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You need to know who owns the leasehold..and how easy or expensive it'll be to buy out the lease...
(I had same issue when I bought my house, was a bit surprised to find it was lease hold, owned by the local authority, just as I completed the sale they got rid of all their leaseholds, only cost the solicitors fee..)
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12-03-2019, 15:40   #9
bri007
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Just after trying to contact solicitor there, not in office now. I’ve emailed him and asked about buying out the leasehold and how to go about it.

Should I try and get something off the agreed sale price or is that being cheeky?

From the email my solicitor sent me, he didn’t appear to make a big deal out of it
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12-03-2019, 15:47   #10
ronoc
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Leasehold isn't a big issue in Ireland. It is very common in parts of Dublin. Ground rents have typically been reduced to a pittance by inflation and legislation has made them easy and relatively affordable to buy out as long as there is time left to run on the lease.

Don't let it put you off if your solicitor is happy with it.
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12-03-2019, 15:52   #11
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There is a scheme that gives you the right to purchase the leasehold at a fair price, your solicitor should know about it.

https://www.citizensinformation.ie/e...ound_rent.html

https://www.prai.ie/guidelines-for-g...rchase-scheme/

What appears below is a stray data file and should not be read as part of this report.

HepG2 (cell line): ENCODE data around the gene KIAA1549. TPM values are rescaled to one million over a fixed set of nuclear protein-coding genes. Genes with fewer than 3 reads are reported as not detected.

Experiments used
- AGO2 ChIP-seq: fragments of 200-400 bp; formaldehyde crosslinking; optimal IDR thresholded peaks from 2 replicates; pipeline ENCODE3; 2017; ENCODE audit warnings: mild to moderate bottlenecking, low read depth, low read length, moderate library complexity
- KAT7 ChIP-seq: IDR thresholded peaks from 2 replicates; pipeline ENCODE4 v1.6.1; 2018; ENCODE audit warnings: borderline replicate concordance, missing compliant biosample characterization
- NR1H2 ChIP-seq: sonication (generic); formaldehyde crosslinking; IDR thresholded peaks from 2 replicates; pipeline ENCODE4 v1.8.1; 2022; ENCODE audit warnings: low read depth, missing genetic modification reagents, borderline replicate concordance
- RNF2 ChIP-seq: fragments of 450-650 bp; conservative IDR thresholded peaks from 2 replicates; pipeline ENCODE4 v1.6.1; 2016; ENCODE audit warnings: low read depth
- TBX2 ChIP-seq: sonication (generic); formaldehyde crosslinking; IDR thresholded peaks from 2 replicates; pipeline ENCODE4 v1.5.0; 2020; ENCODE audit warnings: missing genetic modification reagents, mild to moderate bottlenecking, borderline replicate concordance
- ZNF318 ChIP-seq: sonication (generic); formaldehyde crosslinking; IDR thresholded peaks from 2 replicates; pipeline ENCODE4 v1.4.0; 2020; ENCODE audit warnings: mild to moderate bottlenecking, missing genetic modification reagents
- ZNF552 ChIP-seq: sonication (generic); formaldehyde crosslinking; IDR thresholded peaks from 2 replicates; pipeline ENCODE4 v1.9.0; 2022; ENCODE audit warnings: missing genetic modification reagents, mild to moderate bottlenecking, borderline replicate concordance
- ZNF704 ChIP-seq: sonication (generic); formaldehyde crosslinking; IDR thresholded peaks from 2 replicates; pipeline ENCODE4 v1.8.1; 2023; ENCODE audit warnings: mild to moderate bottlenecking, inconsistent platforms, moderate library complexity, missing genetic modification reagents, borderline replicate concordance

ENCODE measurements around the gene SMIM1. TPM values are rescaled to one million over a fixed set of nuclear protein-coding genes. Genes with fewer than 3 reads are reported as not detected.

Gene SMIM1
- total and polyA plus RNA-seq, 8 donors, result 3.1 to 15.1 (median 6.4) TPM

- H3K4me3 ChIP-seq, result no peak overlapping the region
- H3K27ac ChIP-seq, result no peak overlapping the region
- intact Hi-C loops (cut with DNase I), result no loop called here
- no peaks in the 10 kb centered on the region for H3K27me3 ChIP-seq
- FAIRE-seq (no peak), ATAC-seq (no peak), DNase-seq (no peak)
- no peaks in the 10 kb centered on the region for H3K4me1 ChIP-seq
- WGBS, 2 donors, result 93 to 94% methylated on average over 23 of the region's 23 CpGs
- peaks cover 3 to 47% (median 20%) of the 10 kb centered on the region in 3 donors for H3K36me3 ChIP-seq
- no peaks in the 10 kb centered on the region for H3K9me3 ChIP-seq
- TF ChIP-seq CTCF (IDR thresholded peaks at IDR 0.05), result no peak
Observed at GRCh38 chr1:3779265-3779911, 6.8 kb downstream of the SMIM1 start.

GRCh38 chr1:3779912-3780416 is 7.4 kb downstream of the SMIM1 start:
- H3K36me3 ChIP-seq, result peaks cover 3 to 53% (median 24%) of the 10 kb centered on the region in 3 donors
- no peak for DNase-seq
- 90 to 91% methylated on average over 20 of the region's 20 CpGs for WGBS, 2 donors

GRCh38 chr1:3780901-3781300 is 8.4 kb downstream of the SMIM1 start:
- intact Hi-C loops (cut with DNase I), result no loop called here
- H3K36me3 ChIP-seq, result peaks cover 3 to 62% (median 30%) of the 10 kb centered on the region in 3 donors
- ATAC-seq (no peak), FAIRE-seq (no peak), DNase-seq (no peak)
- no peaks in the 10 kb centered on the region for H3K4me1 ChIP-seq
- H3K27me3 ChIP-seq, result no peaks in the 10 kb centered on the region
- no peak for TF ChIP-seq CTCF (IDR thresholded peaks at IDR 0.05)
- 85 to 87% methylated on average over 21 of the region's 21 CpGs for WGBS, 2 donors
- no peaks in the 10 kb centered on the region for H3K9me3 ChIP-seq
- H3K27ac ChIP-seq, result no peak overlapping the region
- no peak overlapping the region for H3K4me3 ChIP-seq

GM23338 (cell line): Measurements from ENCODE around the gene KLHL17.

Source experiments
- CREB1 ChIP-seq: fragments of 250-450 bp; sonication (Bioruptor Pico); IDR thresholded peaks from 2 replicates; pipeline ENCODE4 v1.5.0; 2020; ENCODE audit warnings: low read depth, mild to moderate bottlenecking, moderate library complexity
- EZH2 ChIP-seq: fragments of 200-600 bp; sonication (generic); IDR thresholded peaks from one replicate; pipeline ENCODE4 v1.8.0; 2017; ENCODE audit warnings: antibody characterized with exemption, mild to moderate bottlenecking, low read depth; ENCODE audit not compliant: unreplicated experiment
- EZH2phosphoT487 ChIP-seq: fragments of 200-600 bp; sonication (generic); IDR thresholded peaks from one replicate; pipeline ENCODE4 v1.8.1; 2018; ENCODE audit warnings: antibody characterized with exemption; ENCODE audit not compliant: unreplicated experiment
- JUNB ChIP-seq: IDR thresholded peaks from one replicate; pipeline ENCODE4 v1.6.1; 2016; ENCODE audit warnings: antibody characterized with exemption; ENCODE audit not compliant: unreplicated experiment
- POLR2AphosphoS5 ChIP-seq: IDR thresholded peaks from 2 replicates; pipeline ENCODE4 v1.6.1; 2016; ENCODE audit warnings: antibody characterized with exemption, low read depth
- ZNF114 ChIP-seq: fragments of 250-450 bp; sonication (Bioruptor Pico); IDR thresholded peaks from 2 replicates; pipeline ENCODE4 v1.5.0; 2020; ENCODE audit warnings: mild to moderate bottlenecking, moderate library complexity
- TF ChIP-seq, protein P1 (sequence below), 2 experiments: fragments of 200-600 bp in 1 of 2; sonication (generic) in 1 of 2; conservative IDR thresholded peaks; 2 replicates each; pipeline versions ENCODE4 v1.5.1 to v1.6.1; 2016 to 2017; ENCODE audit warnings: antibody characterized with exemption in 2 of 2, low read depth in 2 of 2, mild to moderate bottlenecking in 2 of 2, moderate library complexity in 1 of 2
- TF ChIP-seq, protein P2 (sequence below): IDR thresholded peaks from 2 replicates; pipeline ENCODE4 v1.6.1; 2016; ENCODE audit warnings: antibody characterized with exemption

This is the best only link I could find on the price,
it means that the leaseholder can't hold you to ransom for a ridiculous figure

https://www.irishtimes.com/business/...ules-1.1294537

If more than 15 years remain on the lease, or the tenancy is yearly, the cost of buying out the ground rent cannot exceed an amount which, if invested in the most recent long-term Government Stock, would produce an annual gross interest equal to the amount of the rent under the lease or tenancy.

...

However, if the lease has run its full term, the cost is based on the value of the property - typically one-eighth of the value of the house.
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12-03-2019, 16:00   #12
Sleeper12
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Ronoc is 100 percent correct. It's absolutely nothing to worry about. My first house was leasehold. It was something ridiculous like 5 pounds per year.

Ask your solicitor to explain it to you. For the life of me I can't remember or be certain of the exact details but I believe that the ground rent is only owed if they actually look for it. Any back ground rent will be paid before the sale. You have a legal right to buy out the lease & I think the cost is 7 years rent or something like that. The danger of a lease is letting the lease run out before buying it out.

Definitely nothing to put you off the house and nothing that would effect the value of the property
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12-03-2019, 16:02   #13
Rew
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Its normally bought out and converted to freehold as part of a sale, thats what we did
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12-03-2019, 16:07   #14
gmisk
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My house was leasehold I think 80 years left, I bought freehold after buying house no big deal via prai, you can do via a solicitor or by yourself.
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12-03-2019, 16:22   #15
Nobodysrobots
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My house was leasehold I think 80 years left, I bought freehold after buying house no big deal via prai, you can do via a solicitor or by yourself.

How much does it cost though?